Gas prices will drive you nuts. Just when you think they’re finally on a downhill slide, they start creeping up on you again (as the AAA chart below clearly demonstrates). Today, people are paying an average of $3.52 for regular
, and both retail and wholesale prices have been quietly creeping up since last October. What happened to the glut of oil around the world?
Jeff Lenard of the National Association of Convenience Stores (which sell 80 percent of retail gas) points out that 2013 started with prices at $3.30 a gallon, a record high for the start of the year. But who knows what is ahead? “The reality is that it is difficult, if not impossible, to predict energy prices, or what will affect them,” Lenard said, pointing to Hurricane Sandy and refinery fires in California as causing price spikes last year. Here’s a factor: Punxsutawney Phil didn’t see his shadow, so that could mean an early spring and less pressure on home heating oil, thus lower gasoline prices.
One thing we know with certainty: Americans are buying more fuel-efficient cars. According to the Transportation Research Institute at the University of Michigan, the average combined window sticker fuel economy of cars sold in January is 24.5 mpg, up 22 percent from October 2007. Emissions of that average new car have improved 18 percent since that time.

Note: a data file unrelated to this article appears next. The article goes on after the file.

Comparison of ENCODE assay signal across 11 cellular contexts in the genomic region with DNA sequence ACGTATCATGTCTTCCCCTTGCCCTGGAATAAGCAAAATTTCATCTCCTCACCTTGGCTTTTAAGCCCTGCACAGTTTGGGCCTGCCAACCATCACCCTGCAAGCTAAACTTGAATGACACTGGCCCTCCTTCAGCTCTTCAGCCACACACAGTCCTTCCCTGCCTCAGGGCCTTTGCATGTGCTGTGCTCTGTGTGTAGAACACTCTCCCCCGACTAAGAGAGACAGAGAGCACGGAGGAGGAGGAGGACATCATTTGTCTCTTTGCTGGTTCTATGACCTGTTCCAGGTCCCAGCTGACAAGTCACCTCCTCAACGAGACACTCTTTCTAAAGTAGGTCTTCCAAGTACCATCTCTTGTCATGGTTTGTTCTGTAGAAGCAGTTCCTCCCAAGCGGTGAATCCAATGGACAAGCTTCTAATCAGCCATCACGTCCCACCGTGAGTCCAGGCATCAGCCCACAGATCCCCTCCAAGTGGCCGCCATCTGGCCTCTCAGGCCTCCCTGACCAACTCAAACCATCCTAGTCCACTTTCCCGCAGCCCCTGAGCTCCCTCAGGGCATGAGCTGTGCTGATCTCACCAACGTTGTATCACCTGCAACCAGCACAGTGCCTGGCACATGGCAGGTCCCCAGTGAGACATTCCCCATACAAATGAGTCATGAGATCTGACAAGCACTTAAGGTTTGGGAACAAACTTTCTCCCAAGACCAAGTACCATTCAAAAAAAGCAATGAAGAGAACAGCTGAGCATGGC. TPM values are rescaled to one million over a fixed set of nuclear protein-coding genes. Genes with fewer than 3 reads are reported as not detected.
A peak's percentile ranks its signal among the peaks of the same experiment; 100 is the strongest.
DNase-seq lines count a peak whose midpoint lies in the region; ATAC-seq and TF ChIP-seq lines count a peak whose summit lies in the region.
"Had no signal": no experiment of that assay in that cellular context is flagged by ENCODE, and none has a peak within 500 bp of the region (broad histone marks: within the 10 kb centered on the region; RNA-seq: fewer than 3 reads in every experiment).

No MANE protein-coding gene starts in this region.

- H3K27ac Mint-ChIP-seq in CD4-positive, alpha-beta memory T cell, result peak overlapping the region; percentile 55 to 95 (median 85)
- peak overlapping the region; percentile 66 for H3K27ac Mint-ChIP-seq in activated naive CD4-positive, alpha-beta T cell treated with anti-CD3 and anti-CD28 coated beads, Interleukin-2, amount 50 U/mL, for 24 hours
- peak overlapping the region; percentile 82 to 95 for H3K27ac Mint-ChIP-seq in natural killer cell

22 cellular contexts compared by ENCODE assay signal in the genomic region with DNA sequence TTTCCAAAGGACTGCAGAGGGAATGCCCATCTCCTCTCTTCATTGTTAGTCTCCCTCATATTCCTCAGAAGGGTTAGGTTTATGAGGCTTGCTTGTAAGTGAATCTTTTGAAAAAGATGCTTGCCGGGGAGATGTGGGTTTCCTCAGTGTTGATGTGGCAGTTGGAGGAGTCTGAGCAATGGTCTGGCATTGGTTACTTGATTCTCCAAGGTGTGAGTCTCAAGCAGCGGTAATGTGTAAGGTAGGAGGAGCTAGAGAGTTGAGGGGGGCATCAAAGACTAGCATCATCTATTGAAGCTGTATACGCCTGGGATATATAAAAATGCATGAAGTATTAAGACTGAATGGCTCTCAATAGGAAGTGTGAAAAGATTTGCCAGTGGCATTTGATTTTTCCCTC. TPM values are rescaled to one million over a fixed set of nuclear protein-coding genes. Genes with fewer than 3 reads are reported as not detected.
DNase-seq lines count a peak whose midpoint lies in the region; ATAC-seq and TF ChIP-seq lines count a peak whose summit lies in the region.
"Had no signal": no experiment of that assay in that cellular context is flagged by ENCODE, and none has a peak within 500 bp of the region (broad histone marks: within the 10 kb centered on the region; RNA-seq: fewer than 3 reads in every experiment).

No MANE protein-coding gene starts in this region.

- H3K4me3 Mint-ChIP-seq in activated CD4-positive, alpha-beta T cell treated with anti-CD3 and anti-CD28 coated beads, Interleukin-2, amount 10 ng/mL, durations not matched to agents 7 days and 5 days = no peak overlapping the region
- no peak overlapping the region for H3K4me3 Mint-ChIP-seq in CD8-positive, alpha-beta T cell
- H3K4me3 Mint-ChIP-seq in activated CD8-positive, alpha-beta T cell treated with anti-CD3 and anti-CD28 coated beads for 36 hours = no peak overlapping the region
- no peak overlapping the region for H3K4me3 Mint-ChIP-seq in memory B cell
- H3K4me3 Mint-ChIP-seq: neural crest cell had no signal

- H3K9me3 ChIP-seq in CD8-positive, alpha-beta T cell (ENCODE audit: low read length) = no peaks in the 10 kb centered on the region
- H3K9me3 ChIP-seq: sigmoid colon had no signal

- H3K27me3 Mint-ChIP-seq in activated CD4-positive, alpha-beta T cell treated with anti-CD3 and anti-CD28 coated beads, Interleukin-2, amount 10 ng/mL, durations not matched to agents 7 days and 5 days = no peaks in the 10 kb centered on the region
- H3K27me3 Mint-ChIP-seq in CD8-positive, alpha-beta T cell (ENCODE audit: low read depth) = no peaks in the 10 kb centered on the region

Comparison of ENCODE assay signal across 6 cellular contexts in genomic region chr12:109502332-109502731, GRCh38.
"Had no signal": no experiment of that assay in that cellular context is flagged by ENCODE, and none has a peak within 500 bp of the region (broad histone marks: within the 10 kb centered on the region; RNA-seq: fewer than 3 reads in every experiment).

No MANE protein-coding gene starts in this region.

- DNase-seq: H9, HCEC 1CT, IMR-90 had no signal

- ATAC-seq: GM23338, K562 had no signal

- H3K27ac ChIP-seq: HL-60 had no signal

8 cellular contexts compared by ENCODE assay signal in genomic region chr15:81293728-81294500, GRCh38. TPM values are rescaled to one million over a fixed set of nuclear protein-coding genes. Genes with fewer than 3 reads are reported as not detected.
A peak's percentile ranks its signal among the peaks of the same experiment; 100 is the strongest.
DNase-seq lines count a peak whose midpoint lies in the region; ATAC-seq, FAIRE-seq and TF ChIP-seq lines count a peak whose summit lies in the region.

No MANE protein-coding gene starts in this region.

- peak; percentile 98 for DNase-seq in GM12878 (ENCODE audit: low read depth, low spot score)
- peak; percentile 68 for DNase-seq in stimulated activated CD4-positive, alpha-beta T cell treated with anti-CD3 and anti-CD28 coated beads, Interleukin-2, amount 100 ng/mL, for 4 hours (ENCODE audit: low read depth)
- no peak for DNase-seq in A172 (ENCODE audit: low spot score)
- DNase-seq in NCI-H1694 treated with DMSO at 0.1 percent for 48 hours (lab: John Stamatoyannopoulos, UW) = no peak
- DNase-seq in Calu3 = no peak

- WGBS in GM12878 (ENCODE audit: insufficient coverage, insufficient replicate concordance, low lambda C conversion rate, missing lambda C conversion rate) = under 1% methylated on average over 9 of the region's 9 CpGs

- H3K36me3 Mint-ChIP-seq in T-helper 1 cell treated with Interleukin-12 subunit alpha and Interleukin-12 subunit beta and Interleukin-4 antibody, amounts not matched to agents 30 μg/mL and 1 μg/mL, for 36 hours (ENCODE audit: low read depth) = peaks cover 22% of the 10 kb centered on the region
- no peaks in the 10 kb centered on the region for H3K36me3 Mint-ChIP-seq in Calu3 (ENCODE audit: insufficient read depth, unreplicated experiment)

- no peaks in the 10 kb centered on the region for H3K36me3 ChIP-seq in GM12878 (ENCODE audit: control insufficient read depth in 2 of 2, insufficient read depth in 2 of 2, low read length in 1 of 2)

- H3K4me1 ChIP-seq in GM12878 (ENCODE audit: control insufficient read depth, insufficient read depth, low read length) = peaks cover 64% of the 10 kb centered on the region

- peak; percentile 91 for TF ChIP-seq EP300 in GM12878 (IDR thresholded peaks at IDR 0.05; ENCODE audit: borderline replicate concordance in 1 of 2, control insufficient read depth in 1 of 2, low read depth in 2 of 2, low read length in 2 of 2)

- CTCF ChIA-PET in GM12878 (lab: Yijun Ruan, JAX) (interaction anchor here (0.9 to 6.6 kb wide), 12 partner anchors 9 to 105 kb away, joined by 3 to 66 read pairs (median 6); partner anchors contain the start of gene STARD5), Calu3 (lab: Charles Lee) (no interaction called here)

“We have made relatively huge improvements in vehicle fuel economy over the past five years,” the university’s Michael Sivak told me. “This is especially the case in comparison to the small improvements over the previous 85 years.”
This is good news. It can be disheartening to see the way consumers react to even small drops in fuel prices to go back to their gas-guzzling SUVs, but maybe we’re past that now. People may have realized that gas isn’t really going to get cheap again, though it will continue to fluctuate up and down.
Another survey, this one by Ward’s Auto
, shows that the average fuel economy of cars and light trucks delivered in 2012 (23.8 mpg) was up 4.8 percent from the previous year. Real guzzlers getting 15 mpg or less made up less than 0.7 percent of calendar-year sales (down from 2.8 percent in 2011). Meanwhile, 40 mpg and better cars doubled in scope, to 3 percent of the market, and those between 20 and 40 were 8.1 percent. Small cars, traditionally pariahs in the U.S., hit 19.6 percent of the market.
This doesn’t mean that electrics will suddenly start flying off the shelf. Both the Nissan Leaf and the Chevy Volt lost sales last month. But what really matters is a trend toward fuel economy and reduced greenhouse emissions. Higher gas prices will accelerate that trend.
Red-blooded drivers shouldn’t worry too much, though, because carmakers are combining great fuel economy and high performance in the same car. Yes, the new Corvette Stingray gets 26 mpg on the highway. It’s a neat trick, allowing people to have their cake and eat it, too.
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MNN tease photo of gas pump: Shutterstock